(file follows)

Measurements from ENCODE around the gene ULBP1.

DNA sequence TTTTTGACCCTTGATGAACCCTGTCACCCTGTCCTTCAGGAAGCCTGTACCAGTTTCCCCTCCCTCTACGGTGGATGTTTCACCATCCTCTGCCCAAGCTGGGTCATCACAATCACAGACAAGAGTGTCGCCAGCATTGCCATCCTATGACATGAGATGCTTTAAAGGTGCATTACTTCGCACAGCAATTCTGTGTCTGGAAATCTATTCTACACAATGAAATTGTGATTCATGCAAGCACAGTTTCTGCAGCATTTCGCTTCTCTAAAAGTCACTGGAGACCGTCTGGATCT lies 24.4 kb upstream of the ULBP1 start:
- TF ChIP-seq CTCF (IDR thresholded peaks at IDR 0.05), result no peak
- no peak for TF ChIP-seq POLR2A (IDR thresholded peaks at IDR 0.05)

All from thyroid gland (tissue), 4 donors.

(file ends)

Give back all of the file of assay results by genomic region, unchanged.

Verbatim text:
Measurements from ENCODE around the gene ULBP1.

DNA sequence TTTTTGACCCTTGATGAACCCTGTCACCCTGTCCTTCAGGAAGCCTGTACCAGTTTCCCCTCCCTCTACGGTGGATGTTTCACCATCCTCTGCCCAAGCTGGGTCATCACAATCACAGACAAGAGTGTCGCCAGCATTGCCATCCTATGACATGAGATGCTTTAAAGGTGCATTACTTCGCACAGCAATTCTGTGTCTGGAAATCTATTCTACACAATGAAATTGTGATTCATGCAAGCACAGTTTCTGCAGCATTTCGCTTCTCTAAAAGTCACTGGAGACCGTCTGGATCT lies 24.4 kb upstream of the ULBP1 start:
- TF ChIP-seq CTCF (IDR thresholded peaks at IDR 0.05), result no peak
- no peak for TF ChIP-seq POLR2A (IDR thresholded peaks at IDR 0.05)

All from thyroid gland (tissue), 4 donors.